Soon-to-retire State Representative Tommy Turner says money is in place and he doesn’t think the COVID-19 pandemic shutdown will affect construction of the cloverleaf interchange at Ky. 80 and Ky. 461. The interchange is Turner’s brainchild and he got about $22 million for the project in the Kentucky Transportation Cabinet’s budget.
Nobody at the Highway Department District 8 offices could be contacted Thursday but Amber Hale, public information officer for District 8, said earlier a construction contract for the $47 million interchange and Ky. 461 project is scheduled to be let in June. Turner said with other monies involved the interchange is about a $60 million project.
Some $25 million in federal funds and the $22 million in the State Transportation Cabinet’s budget have been approved for the project that will create a cloverleaf interchange at the dangerous junction of east-west Ky. 80 and north-south Ky. 461. It also will four-lane Ky. 461 north to Buck Creek bridge.
Turner advocates four-laning Ky. 461 all the way to Mt. Vernon and I-75. “That needs doing,” he said. Currently, in Mt. Vernon, a section of Ky. 461 from McDonald’s south to U.S. 150 is under design to be widened to four lanes.
Somerset and Pulaski County don’t have four-lane access to north-south I-75. Since most of the nation’s traffic is in a north-south direction, Turner and others believe four-laning Ky. 461 to Mt. Vernon would be better I-75 access than would Ky. 80 to London, designated as a route of the proposed I-66.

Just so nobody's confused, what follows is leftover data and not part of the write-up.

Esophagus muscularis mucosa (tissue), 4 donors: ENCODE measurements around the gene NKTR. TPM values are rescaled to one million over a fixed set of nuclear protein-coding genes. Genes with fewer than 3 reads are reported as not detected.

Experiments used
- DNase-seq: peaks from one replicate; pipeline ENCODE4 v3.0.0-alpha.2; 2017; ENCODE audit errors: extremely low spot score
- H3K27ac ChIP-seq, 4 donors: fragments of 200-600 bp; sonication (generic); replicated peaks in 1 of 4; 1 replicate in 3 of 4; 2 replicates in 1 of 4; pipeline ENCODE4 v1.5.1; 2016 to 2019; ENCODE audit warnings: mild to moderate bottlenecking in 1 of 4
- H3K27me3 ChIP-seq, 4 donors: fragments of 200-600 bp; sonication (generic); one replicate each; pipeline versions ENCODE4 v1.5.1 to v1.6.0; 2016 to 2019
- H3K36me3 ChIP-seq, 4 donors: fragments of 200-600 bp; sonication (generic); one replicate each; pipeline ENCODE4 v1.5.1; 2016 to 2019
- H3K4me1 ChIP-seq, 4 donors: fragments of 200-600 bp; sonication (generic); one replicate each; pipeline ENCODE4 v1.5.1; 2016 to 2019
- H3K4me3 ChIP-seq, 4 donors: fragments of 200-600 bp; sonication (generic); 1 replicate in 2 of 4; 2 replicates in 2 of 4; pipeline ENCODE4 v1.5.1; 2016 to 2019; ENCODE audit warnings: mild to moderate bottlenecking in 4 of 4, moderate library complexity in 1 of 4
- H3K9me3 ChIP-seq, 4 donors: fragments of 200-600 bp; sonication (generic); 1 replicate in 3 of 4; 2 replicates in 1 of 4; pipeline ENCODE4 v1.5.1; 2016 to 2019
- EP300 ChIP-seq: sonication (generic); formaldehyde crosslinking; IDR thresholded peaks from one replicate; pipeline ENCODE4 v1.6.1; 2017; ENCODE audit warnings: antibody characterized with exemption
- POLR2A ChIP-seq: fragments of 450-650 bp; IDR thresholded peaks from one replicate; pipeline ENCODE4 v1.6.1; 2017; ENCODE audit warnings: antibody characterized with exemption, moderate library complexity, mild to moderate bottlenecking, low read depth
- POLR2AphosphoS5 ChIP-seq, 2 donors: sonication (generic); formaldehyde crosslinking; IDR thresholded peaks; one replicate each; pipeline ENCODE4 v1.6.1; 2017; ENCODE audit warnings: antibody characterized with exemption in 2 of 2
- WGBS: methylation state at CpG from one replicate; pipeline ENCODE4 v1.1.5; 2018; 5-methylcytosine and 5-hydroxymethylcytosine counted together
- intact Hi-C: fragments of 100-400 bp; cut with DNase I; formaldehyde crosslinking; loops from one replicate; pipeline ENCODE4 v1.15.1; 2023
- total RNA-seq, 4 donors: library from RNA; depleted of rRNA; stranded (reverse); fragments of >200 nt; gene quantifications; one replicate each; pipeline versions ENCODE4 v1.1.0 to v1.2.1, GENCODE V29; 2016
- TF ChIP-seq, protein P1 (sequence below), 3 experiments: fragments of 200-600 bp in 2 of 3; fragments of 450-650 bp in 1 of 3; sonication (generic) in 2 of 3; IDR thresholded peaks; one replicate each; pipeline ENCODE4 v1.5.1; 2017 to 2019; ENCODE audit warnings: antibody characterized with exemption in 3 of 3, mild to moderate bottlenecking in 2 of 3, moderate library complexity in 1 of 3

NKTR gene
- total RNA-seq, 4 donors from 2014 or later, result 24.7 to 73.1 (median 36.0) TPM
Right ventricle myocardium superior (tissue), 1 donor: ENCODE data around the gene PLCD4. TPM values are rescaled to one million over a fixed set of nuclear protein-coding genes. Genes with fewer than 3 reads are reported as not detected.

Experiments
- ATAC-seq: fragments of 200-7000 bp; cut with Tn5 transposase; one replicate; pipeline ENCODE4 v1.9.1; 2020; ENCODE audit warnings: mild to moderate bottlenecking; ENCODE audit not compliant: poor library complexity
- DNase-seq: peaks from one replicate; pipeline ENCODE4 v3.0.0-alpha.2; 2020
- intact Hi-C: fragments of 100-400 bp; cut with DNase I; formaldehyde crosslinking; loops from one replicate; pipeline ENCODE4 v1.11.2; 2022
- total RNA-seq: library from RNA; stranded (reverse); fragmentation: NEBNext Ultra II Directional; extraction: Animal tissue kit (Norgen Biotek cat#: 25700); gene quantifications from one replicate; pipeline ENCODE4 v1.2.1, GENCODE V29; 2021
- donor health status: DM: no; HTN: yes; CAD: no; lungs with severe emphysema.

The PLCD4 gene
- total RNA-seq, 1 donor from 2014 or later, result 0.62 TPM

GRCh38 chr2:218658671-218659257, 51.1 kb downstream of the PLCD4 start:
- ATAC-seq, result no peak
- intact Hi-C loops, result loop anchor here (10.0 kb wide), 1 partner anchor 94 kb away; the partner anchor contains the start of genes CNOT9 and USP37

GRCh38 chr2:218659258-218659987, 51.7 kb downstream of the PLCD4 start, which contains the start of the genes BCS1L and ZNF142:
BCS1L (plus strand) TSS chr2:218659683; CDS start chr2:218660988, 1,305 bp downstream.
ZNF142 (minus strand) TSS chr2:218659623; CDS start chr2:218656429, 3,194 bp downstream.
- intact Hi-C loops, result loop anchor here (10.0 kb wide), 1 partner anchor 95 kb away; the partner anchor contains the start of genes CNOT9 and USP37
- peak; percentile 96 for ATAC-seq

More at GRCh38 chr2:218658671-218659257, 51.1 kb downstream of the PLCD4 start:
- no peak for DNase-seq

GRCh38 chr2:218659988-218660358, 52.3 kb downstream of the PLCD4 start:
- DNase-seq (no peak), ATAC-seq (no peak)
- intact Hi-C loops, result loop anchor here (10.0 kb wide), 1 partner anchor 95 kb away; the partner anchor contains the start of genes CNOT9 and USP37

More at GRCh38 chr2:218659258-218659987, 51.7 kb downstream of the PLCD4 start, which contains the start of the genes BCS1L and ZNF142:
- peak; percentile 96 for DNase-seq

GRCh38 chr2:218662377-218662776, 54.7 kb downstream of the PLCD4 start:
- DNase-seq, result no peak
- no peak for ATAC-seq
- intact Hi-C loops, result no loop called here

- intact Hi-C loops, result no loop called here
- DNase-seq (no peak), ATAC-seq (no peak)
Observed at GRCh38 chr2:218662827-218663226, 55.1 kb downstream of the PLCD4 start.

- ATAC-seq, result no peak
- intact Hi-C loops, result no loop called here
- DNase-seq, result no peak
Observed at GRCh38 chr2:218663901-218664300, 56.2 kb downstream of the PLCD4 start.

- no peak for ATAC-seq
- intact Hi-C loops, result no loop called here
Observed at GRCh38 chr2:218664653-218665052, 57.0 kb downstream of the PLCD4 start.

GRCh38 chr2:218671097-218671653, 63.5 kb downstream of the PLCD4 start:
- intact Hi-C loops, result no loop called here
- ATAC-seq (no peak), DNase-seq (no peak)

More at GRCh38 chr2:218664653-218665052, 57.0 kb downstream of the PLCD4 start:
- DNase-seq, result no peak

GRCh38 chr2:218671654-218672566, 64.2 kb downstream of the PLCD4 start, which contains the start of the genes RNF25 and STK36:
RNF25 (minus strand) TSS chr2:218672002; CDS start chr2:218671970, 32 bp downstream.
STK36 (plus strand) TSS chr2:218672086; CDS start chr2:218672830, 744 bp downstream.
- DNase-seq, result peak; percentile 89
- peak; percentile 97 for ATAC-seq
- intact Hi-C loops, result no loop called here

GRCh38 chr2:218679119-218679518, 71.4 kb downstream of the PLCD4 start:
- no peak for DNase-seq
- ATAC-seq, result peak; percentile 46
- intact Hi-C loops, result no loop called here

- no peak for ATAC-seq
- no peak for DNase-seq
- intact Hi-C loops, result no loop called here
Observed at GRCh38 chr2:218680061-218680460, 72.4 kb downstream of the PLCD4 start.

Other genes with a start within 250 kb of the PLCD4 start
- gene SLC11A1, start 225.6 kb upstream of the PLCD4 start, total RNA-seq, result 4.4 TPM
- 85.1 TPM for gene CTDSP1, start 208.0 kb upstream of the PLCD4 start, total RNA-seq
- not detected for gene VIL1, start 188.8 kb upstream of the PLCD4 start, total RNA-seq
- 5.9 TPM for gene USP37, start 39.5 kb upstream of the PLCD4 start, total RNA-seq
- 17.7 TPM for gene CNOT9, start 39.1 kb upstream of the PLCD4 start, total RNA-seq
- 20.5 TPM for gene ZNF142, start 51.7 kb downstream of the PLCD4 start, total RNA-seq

The cloverleaf interchange east of Somerset will serve Ky. 80, Ky. 461 and the future extension of Somerset’s northern bypass. The still-to-be-built eastern section of the northern bypass will extend from U.S. 27 about two miles north of Somerset across Ky. 39 to Ky. 80. The previously chosen corridor junction for the northern bypass at Ky. 80 will be moved eastward from near Barnesburg to connect with the cloverleaf interchange.
A four-lane Ky. 461 will make it easier for hundreds of trucks and cars going in and out of Valley Oak Commerce Complex and Valley Oak Technology Complex. It also will accommodate the 4 million tourists who use Ky. 461 each summer on the way to Lake Cumberland, according to Congressman Hal Rogers and Senator Mitch McConnell, both of whom assisted with approval of $25 million in federal money.
Turner, before his term ends in January, expects to be called back to Frankfort in special session to complete the second year of a two-year budget. Turner has been a member of the House of Representative since 1997.
“I have no regrets about choosing not to run for reelection,” Turner said Thursday. When he decided to retire, he said: “I think it is time for me to take a break and move on to the next step in my life. People have told me: ‘When it’s time you’ll know.’” Turner said.
“I’m 67 and I don’t have the energy I once had. I’ve had a job since I was 15 years old. There is tremendous stress to this job and stress bothers me more.”
“Things have changed so much in the political world ... we’re destroying our country,” continued Turner, referring to partisanship that blocks efforts to govern. Turner, a Republican, prides himself in crossing the aisle, working with Democrats to get things done.